Autism Birth Cohort Study (ABC Study) - project description
The ABC Study is a large research project conducted by the Norwegian Institute of Public Health (NIPH) in collaboration with Columbia University in New York (USA) and the Nic Waals Institute at Lovisenberg Hospital in Oslo.
It is nested within the Norwegian Mother and Child Cohort Study (MoBa) and will study risk factors, clinical traits and disease trajectories among children with autism spectrum disorders.
The most important symptoms of autism are reduced social functional level, language difficulties and restricted and repetitive behaviour patterns. Social function difficulties are often displayed as a lack of interest in other children and parents may have difficulty connecting with the child. Language development is often delayed or impaired but many also have normal speech.
There are many different types of autism, including childhood autism and Asperger syndrome, so the term autism spectrum disorders (ASD) is commonly used.
The scope of the ABC Study is to identify all children with ASD among MoBa participants and to collect clinical information for use in research, either through clinical assessment or from patient records. By combining these clinical data with the available MoBa data, the risk factors for ASD development and the potential causes will be investigated. We will also identify early signs of ASD, describe clinical symptoms and study how the children develop as they grow.
The overarching goal of the ABC Study is to find possible causes of ASD by studying the role of genetic and environmental factors, either in combination or independently. By learning more about the causes we hope to contribute to more accurate diagnosis, quicker interventions, and future knowledge about how to prevent development of autism in children.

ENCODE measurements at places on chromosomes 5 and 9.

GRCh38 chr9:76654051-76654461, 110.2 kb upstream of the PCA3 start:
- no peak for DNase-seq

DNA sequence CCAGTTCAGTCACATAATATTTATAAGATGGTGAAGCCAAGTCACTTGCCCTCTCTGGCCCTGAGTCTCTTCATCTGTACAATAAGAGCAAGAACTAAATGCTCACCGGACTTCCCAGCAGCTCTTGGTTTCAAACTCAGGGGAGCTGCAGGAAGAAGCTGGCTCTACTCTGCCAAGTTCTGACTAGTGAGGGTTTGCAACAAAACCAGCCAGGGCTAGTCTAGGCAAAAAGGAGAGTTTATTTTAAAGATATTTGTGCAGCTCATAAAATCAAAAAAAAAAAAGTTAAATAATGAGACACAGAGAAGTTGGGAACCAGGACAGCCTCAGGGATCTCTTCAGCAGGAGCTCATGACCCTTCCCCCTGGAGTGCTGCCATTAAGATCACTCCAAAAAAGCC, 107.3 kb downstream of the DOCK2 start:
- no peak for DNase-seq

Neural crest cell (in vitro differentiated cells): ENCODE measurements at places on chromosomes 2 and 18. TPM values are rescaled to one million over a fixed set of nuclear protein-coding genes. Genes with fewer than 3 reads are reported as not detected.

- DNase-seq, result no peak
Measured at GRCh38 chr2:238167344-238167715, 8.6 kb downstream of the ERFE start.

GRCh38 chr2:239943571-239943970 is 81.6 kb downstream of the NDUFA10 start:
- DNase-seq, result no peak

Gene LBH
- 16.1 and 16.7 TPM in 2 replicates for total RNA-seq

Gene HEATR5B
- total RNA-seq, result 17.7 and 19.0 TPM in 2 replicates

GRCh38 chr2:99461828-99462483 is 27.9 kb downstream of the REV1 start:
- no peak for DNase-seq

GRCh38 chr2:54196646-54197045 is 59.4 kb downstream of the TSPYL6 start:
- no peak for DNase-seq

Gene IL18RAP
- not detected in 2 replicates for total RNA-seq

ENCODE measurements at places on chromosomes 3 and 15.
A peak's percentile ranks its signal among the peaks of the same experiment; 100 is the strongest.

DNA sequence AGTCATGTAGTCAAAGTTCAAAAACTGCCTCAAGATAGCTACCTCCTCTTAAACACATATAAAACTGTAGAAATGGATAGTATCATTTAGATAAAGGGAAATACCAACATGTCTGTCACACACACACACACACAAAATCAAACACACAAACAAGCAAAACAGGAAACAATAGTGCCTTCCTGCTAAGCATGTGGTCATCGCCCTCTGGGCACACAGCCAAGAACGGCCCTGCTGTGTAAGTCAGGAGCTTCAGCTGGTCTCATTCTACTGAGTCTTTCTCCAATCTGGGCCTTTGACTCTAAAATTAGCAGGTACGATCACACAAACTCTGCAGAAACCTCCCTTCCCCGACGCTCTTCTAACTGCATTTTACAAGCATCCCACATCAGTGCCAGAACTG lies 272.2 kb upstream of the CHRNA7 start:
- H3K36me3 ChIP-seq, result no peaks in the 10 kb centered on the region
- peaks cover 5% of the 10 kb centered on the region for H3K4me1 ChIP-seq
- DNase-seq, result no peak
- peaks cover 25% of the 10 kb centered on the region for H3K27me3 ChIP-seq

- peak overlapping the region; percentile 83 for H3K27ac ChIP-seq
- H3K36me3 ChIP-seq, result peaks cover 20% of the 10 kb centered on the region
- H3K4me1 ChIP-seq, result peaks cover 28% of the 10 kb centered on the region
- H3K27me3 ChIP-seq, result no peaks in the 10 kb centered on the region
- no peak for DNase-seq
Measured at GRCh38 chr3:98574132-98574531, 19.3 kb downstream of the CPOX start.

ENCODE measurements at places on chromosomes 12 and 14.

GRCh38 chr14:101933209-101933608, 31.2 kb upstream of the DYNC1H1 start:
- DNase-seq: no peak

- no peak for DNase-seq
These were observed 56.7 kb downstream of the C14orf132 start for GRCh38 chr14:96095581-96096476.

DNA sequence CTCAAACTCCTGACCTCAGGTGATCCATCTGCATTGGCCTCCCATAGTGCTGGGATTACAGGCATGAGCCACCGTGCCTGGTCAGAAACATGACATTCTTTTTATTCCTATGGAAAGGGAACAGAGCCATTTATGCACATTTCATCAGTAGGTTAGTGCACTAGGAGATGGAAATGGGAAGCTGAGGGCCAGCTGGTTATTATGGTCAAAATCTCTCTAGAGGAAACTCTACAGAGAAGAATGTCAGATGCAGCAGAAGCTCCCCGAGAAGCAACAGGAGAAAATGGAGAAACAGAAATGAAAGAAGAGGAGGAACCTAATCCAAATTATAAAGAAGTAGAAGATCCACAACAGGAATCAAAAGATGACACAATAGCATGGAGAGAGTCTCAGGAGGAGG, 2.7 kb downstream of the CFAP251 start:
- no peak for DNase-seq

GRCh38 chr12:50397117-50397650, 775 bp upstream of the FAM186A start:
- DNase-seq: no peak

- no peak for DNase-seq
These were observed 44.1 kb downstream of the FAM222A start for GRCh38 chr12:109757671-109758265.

The scientific aims of the study are as follows:
- Identify all suspected ASD cases in MoBa and clinically assess the children, together with a random sample of children with typical development.
- Study environmental factors that can affect the risk of developing ASD among children.
- Describe disease trajectories and additional problems among children with ASD.
Material and methods
The ABC Study is based on MoBa. Between 1999 and 2009, MoBa recruited over 112,000 pregnant women and their partners during the first hospital ultrasound examination, usually at week 18 of pregnancy. MoBa now has 114,500 children, plus their parents, as participants. The parents have completed questionnaires about health, lifestyle, diet, housing, social and financial conditions.
Blood and urine samples were collected from the mother at the ultrasound examination together with a blood sample from the father. At birth, blood samples were collected from the umbilical cord of the infant along with a second sample from the mother.
Since birth, MoBa participants are followed up with questionnaires at defined intervals. The goal is to follow all participants until adulthood in order to identify risk factors and causes of disease, and hopefully contribute to prevention of disease in children and their parents.
The ABC Study used questionnaire data from MoBa and information from the Norwegian Patient Registry to identify children with a suspected ASD. From 2005 to 2012, children with a suspected ASD were invited for clinical assessment at the study clinic operated in collaboration with the Nic Waals Institute, together with a random group of children with apparent typical development. Relevant information from patient records was collected for participants who were unable to attend the clinical assessments. The information extracted from the patient records is equivalent to that collected in the clinical assessment in the study clinic.
The information from the clinical assessments and MoBa is the foundation for research in the ABC Study.
Data collected in the ABC study is used exclusively for research purposes. In order to protect the personal data of our participants, all person identifiable information such as names and national identity numbers are removed before researchers are allowed to access the data.
Researchers at the NIPH will analyse the data in collaboration with researchers at our partner institutions.
The ABC Study is approved by the Regional Committee for Medical and Health Research Ethics with the case number S-03228. The study has a licence from the Norwegian Data Protection Authority, reference 04/00406.
Participants in the ABC Study are MoBa participants. Through their participation in MoBa they have consented to research being carried out in projects such as the ABC Study. Data collection from health registries, including patient records, are covered by this consent.
Specific consent was obtained from participants for the clinical assessments.
The National Institute of Neurological Disorders and Stroke (NINDS) in USA has funded the ABC Study since 2003. Funds have also been provided by the Research Council of Norway and Norwegian Institute of Public Health.